Communities are randomised to the different intervention arms as we expect the interventions to have spillover within villages. By randomizing across communities we allow for possible spillovers within villages that may increase the overall impacts.

Part of our evaluation design is to measure such spillovers, to understand the importance of this conduit for propagating and reinforcing good practice in child rearing. To do so, we will in addition to our target children, interview households of mothers with children below and above the target age range (2-6 months and 17-20 months). In total, 767 such spillover households will be included in the sample.

Intervention type

Behavioural

Phase

Drug names

Primary outcome measures

1. Children’s child cognitive, language and motor development - We will assess cognitive, language and motor development at the time of the follow-up surveys using the third version of the Bayley Scales of Infant and Toddler Development (Bayley-III), suitably adapted for the context.
2. Children’s nutritional status - We will measure height and weight both at baseline and at the two follow ups, using standard methods. We will also collect information on feeding practices by food type, frequency and quantity.
3. Children’s morbidity - We will collect data on the incidence of diarrhoea, fever and respiratory infections using the definitions of the WHO as measures of morbidity. We will also collect records of immunisations.

Secondary outcome measures

1. Child rearing practices: level of stimulation in the home - The presence of toys and learning materials in the house will be assessed together with parental involvement with the child, the child’s routines and organisation of the child’s time inside and outside the family house. This will be assessed using the Family Care Indicators, developed by UNICEF, and possibly selected subscales of the Home Observation for the Measurement of the Environment (HOME).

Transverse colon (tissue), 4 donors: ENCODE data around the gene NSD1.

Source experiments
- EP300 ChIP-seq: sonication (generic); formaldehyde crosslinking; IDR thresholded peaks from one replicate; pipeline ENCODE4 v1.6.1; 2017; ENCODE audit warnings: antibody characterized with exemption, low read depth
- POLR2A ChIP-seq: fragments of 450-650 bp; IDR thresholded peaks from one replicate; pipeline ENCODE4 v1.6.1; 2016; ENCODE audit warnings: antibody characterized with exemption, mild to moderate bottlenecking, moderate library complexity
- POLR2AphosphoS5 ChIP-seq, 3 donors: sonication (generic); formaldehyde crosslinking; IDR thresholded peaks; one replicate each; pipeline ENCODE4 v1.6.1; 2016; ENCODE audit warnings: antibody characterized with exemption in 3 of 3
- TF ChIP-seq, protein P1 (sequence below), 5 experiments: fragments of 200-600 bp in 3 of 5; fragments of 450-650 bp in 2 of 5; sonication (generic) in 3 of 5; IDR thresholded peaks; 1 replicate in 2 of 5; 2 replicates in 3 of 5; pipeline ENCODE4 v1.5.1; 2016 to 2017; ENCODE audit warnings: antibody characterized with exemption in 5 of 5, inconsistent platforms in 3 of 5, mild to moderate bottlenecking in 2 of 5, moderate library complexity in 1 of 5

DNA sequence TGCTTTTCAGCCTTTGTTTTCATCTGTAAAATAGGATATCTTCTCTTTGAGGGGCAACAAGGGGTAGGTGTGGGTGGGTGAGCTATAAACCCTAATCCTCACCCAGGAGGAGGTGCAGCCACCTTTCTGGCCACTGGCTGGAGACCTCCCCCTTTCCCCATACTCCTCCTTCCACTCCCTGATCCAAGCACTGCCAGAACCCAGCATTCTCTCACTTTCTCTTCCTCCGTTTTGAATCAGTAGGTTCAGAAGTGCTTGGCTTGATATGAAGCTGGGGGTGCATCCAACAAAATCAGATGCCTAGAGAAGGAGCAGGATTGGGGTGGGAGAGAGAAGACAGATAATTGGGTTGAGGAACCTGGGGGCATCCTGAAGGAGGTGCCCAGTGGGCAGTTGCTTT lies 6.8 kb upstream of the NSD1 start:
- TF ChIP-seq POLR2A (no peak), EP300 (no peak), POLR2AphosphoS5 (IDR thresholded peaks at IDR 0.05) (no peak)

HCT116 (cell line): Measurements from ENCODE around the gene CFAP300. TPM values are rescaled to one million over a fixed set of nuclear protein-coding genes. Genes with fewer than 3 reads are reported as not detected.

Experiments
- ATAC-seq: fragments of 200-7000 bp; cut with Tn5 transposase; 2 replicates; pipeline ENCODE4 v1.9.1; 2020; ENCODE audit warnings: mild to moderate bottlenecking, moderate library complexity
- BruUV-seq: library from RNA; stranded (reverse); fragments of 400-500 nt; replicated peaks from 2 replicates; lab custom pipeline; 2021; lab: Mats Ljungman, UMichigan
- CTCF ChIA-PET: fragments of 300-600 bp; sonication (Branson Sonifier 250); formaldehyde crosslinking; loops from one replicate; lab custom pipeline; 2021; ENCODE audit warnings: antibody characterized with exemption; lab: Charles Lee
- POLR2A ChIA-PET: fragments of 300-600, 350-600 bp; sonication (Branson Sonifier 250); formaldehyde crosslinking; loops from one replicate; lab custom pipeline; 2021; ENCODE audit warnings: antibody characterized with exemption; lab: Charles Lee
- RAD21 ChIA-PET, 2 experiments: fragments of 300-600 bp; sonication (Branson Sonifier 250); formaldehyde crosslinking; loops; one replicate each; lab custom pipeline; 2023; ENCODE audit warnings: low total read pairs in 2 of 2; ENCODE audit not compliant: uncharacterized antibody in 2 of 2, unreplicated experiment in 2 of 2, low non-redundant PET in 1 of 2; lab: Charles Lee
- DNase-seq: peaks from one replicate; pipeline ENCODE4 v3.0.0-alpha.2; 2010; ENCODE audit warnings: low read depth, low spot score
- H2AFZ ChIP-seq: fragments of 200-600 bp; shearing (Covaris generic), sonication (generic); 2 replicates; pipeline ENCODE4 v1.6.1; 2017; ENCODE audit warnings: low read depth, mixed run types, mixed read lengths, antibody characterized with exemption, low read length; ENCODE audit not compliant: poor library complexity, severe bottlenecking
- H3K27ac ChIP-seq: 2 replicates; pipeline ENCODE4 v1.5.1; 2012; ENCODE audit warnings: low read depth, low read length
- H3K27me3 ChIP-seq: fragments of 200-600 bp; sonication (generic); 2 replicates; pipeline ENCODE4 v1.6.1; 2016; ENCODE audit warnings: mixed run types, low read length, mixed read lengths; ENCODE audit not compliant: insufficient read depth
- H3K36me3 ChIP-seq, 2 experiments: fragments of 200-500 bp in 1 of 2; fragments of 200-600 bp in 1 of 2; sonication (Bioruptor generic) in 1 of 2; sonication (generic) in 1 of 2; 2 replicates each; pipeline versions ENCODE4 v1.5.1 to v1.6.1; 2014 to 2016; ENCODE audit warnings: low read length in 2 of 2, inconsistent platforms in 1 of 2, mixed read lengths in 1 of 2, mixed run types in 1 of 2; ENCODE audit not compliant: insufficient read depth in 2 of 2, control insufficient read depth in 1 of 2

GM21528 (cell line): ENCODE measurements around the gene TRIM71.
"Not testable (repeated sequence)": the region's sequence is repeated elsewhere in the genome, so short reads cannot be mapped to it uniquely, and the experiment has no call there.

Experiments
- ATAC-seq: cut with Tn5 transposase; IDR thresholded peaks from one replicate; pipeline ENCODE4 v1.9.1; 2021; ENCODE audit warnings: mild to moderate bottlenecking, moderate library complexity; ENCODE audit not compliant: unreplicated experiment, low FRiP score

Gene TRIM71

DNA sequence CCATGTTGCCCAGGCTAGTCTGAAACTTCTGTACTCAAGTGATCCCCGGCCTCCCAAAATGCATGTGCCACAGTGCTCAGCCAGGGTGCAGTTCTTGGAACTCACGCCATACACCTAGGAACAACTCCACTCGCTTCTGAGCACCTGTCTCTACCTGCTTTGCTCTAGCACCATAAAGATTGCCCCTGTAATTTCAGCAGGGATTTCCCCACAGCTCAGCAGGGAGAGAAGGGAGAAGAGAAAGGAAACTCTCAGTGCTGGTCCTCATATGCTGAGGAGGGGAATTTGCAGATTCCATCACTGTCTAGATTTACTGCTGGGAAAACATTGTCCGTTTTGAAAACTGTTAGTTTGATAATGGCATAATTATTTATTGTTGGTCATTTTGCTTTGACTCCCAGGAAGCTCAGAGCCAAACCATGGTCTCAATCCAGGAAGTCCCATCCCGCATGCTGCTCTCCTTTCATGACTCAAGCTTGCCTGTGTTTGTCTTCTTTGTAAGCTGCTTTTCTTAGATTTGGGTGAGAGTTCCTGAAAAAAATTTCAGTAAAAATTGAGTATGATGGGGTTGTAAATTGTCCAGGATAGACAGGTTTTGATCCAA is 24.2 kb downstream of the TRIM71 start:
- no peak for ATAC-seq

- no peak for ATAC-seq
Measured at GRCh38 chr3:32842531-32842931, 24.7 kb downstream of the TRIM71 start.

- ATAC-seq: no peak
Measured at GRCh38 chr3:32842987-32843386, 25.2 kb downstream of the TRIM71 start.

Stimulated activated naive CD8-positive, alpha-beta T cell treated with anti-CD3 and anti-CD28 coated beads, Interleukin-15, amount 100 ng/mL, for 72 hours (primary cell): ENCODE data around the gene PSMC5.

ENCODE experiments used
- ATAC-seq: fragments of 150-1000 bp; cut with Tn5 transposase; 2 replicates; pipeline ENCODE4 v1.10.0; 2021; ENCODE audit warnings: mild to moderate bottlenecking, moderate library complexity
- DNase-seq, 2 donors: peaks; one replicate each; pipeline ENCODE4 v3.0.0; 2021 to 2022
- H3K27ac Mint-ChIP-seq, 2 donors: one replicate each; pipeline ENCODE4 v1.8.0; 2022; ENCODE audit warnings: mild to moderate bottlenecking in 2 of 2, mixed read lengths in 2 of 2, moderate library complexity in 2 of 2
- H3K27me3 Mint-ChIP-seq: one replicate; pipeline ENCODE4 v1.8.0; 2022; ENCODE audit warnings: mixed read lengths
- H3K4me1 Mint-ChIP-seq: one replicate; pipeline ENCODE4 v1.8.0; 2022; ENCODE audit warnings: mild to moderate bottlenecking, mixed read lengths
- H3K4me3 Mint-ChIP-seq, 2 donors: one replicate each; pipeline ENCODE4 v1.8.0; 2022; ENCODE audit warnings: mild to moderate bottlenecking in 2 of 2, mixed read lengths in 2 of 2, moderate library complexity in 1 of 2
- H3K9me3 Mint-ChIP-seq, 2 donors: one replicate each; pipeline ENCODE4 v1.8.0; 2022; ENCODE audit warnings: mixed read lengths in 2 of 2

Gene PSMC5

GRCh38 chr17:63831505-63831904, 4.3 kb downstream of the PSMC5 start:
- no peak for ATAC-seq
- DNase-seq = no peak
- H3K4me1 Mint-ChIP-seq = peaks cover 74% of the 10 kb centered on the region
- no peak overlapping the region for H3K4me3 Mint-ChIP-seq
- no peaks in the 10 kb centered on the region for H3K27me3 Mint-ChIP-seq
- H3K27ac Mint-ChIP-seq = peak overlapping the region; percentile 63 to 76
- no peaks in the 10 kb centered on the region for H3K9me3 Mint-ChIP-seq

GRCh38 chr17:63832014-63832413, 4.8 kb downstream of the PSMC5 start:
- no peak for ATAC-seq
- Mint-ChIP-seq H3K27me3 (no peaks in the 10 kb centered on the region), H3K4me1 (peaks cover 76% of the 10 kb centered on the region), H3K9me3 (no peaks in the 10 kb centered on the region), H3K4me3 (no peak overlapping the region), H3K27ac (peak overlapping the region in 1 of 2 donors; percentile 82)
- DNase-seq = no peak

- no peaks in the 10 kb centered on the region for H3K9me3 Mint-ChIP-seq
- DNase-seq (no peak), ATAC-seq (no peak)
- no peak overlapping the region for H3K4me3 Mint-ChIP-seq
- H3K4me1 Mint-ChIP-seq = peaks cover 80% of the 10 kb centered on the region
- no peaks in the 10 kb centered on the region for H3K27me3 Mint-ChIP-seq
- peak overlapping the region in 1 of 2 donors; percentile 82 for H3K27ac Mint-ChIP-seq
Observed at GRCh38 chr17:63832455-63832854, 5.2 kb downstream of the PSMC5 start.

2. Maternal knowledge of child rearing practices - We will collect information on the mother’s knowledge of nutrition and stimulation, and her beliefs regarding the importance of these for children’s development. To test knowledge, we will rely on a selection of items from the Knowledge of Infant Development (KIDI).

Overall trial start date

17/08/2012

Overall trial end date

30/06/2019

Reason abandoned

Eligibility

Participant inclusion criteria

Children aged 7 - 16 months and their families

Participant type

Other

Age group

Mixed

Gender

Both

Target number of participants

Total sample size is 1,451 families with children in the 7 - 16 months age range at project start and 767 children outside the treatment age range distributed among three groups of 48 intervention villages and one group of 48 control villages.

Participant exclusion criteria

Children outside of this age range

Recruitment start date

27/11/2015

Recruitment end date

27/11/2017

Locations

Countries of recruitment

India

Trial participating centre

Pratham Education Foundation (Odisha head office)
Holding no.-1/N/5 Arundoya Nagar
Cuttack
753012
India

Trial participating centre

Pratham Education Foundation